Satan’s Devices: #10-Stirring Up Self-Righteousness and Hypocrisy

After Reymerswaele Tax collectors in their office

Precious Remedies Against Satan’s Devices

By Thomas Brooks, (1608 – 1680)

SATAN’S DEVICES TO DRAW THE SOUL TO SIN

[12 devices and their remedies]

DEVICE 10. By working them to be frequent in comparing themselves and their ways, with those who are reputed or reported to be worse than themselves.

By this device the devil drew the proud pharisee to bless himself in a cursed condition, ‘God, I thank you that I am not as other men are, extortioners, unjust, adulterers, or even as this tax-collector’ (Luke 18:11). Why, says Satan—you are now and then a little lustful—but such and such do daily defile and pollute themselves by actual immorality and filthiness; you deceive and take advantage your neighbors in things that are but as toys and trifles—but such and such deceive and take advantage of others in things of greatest concernment, even to their ruin and undoing; you do but sit, and chat, and sip with the drunkard—but such and such sit and drink and are drunk with the drunkard; you are only a little proud in heart and habit, in looks and words.

Remedy (1). The first remedy against this device of Satan is, solemnly to consider this, That there is not a greater nor a clearer argument to prove a man a hypocrite, than to be quick-sighted abroad—and blind at home, than to see ‘a mote in another man’s eye, and not a beam in his own eye’ (Matt. 7:3, 4); than to use spectacles to behold other men’s sins rather than looking-glasses to behold his own; rather to be always holding his finger upon other men’s sores, and to be amplifying and aggravating other men’s sins—and mitigating of his own.

History speaks of a kind of witches that, stirring abroad, would put on their eyes—but returning home they boxed them up again. So do hypocrites.

Remedy (2). The second remedy against this device of Satan is, To spend more time in comparing of your internal and external actions with the Rule, with the Word, by which you must be judged at last—than in comparing of yourselves with those who are worse than yourselves. That man who, comparing his self with others that are worse than himself, may seem, to himself and others, to be an angel. Yet comparing himself with the word of God, may see himself to be like the devil, yes, a very devil. ‘Have not I chosen twelve, and one of you is a devil?’ (John 6:70). Such men are like him, as if they were spit out of his mouth.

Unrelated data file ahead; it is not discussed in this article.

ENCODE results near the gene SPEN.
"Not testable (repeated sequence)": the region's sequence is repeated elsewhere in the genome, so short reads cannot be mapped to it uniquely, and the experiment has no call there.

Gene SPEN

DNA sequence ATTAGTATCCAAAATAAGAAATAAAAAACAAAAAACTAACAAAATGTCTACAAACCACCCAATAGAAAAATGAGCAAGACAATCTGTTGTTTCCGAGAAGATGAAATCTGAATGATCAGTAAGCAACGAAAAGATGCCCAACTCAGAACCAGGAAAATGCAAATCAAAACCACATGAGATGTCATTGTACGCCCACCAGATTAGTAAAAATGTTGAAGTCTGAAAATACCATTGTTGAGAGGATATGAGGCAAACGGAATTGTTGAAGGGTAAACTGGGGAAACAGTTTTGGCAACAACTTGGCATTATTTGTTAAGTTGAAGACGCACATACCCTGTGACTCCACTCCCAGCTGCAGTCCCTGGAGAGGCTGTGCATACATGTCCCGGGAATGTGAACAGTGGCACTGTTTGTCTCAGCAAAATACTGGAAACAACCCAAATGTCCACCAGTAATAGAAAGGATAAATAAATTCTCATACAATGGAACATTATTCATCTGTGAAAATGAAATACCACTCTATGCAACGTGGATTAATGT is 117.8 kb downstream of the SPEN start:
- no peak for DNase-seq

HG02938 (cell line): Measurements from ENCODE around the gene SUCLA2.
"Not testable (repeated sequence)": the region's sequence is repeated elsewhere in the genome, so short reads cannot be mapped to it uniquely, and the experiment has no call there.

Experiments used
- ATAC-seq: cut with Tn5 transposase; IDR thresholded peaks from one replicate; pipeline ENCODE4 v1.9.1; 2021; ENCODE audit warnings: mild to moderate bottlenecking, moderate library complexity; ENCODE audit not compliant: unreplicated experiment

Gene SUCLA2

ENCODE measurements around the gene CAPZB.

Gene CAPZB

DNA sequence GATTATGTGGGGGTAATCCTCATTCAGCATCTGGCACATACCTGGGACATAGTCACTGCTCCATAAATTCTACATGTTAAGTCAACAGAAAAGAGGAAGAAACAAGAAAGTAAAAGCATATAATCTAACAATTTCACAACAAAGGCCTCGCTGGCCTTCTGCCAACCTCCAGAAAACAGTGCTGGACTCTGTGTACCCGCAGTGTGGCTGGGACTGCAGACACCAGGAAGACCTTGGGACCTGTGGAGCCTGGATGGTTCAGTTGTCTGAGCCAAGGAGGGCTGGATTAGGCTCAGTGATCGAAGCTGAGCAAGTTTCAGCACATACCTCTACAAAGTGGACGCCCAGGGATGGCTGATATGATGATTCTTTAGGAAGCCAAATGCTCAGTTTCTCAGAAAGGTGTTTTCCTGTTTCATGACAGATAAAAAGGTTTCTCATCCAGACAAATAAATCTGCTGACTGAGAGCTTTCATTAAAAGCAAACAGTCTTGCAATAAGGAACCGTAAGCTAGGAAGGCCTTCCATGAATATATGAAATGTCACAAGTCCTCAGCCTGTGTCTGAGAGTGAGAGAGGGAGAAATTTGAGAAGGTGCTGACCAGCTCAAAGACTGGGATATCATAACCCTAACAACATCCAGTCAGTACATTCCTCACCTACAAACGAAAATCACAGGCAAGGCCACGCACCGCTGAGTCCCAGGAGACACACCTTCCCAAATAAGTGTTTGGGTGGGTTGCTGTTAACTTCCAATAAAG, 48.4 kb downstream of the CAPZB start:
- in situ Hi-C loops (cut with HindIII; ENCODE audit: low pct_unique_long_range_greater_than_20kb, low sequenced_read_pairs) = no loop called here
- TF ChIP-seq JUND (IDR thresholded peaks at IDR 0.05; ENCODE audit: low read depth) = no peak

The nearer we draw to God and his Word the more rottenness we shall find in our bones. The more any man looks into the body of the sun, the less he sees when he looks down again. It is said of the basilisk, that if he looks into a mirror he presently dies; so will sin, and a sinner (in a spiritual sense), when the soul looks into the Word, which is God’s mirror.

Satan is called ‘the god of this world’ (2 Cor. 4:4), because, as God at first did but speak the word, and it was done, so, if the devil does but hold up his finger, give the least hint—they will obey his will, though they undo their souls forever. Ah, what monsters would these men appear to be, did they but compare themselves with a righteous rule, and not with the most unrighteous men; they would appear to be as black as hell itself.

Remedy (3). The third remedy against this device of Satan is, seriously to consider, That though your sins be not as great as those of others, yet without sound repentance on your side, and pardoning mercy on God’s side—you will be as certainly damned as others, though not equally tormented with others. What though hell shall not be so hot to you as to others, yet you must as certainly go to hell as others—unless the glorious grace of God shines forth upon you in the face of Christ. God will suit men’s punishments to their sins; the greatest sins shall be attended with the greatest punishments, and lesser sins with lesser punishments. (As in heaven one is more glorious than another, so in hell one shall be more miserable than another—Augustine.)